CANADIAN EXCLUSIVE: Q&A with Midnight Oil Frontman Peter Garrett
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Legendary Australian rock band Midnight Oil has reformed for its first global tour in more than 20 years after frontman Peter Garrett left his music career for politics and a good decade in the Labor Party as a cabinet minister. The man who sang fiercely about protecting the environment, Aboriginal rights, anti-jingoism and more — and served as president of the Australian Conservation Foundation for 10 years combined — infiltrated the policy makers and became one of them.
The tour announcement calls Midnight Oil “agitators” and says “The Great Circle 2017 World Tour (mid-April to Nov.) will see the group’s classic lineup literally circle our overheating planet for six months.” The key words aren’t “world tour” or even “classic lineup” — it’s “overheating planet.” It shows that Garrett, drummer Rob Hirst, guitarist Martin Rotsey, bassist Bones Hillman and guitarist/keyboardist Jim Moginie may be older but they’re not resigned, even if they are issues they’ve been railing about for close to 40 years.
The band released its self-titled debut in 1978 and went on to sell more than 12 million albums worldwide, before Garrett, ever involved with social and political issues beyond just singing about them, said goodbye to recording and touring in 2002 with the album Capricornia.
Midnight Oil only reunited for two charity concerts, 2005’s WaveAid at the Sydney Cricket Ground which raised money for the victims of the Asian Tsunami, and 2009’s Sound Relief at the Melbourne Cricket Ground, which benefitted the Red Cross Victorian Bush Fire Appeal.
Garrett, who ran unsuccessfully in the 1984 federal election as a Nuclear Disarmament Party candidate, two decades later would become a candidate for the Australian Labor Party for the House of Representatives. He won and in 2005 was named Shadow Parliamentary Secretary for Reconciliation and the Arts.
After the Labor Party got into power in 2007, Prime Minister Kevin Rudd appointed Garrett Minister for the Environment, Heritage and the Arts from 2007 to 2010. When Julia Gillard became PM, he was made Minister for Environment Protection, Heritage and the Arts for six months in 2010, then sworn in as Minister for School Education, Early Childhood and Youth from late 2010 until 2013, retiring just before the next federal election.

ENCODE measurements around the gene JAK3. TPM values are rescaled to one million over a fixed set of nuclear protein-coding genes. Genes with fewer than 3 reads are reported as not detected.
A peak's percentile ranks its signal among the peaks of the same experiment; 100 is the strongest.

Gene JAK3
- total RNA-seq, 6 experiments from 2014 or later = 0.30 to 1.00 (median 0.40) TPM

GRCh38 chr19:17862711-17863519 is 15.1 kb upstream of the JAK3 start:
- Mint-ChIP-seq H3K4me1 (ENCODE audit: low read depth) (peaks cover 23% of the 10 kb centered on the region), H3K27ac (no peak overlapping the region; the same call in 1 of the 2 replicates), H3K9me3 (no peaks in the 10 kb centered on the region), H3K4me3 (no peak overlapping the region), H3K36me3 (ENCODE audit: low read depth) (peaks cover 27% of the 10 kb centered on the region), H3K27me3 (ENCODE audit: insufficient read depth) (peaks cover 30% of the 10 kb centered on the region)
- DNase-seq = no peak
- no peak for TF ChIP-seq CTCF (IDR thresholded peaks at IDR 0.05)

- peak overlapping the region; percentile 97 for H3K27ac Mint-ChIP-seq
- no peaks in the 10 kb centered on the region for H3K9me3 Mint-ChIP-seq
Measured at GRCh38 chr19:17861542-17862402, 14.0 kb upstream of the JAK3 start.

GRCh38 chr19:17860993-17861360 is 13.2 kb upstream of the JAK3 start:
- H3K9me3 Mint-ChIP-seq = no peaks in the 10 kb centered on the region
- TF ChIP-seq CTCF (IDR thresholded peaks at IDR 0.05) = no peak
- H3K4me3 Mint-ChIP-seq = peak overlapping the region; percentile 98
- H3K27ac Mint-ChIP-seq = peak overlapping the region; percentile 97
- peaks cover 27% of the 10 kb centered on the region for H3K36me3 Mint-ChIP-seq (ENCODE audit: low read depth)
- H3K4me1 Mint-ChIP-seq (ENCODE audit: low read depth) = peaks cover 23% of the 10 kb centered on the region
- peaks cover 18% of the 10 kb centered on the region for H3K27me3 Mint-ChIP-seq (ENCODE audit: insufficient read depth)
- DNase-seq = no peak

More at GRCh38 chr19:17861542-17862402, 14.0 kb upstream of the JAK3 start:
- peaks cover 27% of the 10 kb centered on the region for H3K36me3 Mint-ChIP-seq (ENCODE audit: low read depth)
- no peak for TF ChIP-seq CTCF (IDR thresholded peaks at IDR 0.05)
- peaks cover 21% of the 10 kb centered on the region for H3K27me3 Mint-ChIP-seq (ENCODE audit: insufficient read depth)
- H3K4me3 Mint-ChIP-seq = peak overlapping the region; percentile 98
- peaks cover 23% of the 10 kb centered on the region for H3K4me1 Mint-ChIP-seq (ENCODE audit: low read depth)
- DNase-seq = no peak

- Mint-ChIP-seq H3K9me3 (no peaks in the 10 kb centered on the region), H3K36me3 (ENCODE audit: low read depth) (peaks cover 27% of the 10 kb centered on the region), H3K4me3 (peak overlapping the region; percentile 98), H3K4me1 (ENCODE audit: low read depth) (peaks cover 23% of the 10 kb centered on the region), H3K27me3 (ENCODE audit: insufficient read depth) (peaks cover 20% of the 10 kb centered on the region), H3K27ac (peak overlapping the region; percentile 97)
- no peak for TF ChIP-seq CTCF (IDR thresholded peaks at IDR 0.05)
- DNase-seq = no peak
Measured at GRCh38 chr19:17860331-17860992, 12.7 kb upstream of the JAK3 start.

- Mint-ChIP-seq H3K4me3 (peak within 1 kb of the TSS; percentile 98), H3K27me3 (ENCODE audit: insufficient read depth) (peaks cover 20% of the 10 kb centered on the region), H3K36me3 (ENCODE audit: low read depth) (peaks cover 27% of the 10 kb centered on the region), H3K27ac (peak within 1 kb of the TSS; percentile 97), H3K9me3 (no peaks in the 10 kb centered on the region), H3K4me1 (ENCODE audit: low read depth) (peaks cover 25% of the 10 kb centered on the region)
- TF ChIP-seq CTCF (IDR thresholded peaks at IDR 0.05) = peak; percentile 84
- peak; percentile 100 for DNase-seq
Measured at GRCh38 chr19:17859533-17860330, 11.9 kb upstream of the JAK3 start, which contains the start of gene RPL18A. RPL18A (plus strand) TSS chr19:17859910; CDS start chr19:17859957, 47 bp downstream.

In 2015, Garrett released his memoir, Big Blue Sky, and last year put out his debut solo album, A Version of Now, and toured Australia with his band the Alter Egos.
This year’s reformation of Midnight Oil also meant mining the vault for the release of three box sets, May 5, via the band's long-time record label, Sony Music: the remastered CD box set, The Full Tank, featuring all of their existing albums and EPs; the 4 CD/8 DVD collection, The Overflow Tank, containing over 14 hours of previously unreleased and rare material, plus a vinyl collection with 11 remastered LPs and two 12” EPs.
In keeping with Midnight Oil’s values, their carbon footprint during The Great Circle World Tour will be fully offset and sustainability initiatives will be undertaken at all shows. The band will also partner with local and international environmental organizations, such as Greenpeace, supporting campaigns on combating climate change and the imminent threat to Australia’s Great Barrier Reef.
In a Canadian exclusive, Garrett spoke with Samaritanmag from Australia about his time in politics, what he accomplished, the purpose of a song, and also learned of The Tragically Hip’s Gord Downie taking up the mantle for reconciliation in Canada, noting the similarities between our two countries.
There are a lot of musicians that write about political and social issues, but they don't normally go into politics. What did you discover after 10 years in parliament? Can you accomplish more from the inside?
I don’t think that there’s simple formula for getting things done inside or outside. I think both places are places that you can do that work. I'd spent a whole lot of time, particularly in the later stages of Midnight Oil's touring career, as a conservation activist. I headed up the big national environment organization [Australian Conservation Foundation] here for about nine years as well, so I’d seen both of the good and the bad and the ugly side to what governments can do, but at the end of the day, they are responsible for, in our country at least, legislating big changes. Sometimes those changes come about because the policies have been formulated by the party; sometimes they come about because musicians and activists and citizens have been advocating for them, but one way or the other you can see that in our systems governments play a pretty important role, so hence my decision to take that opportunity.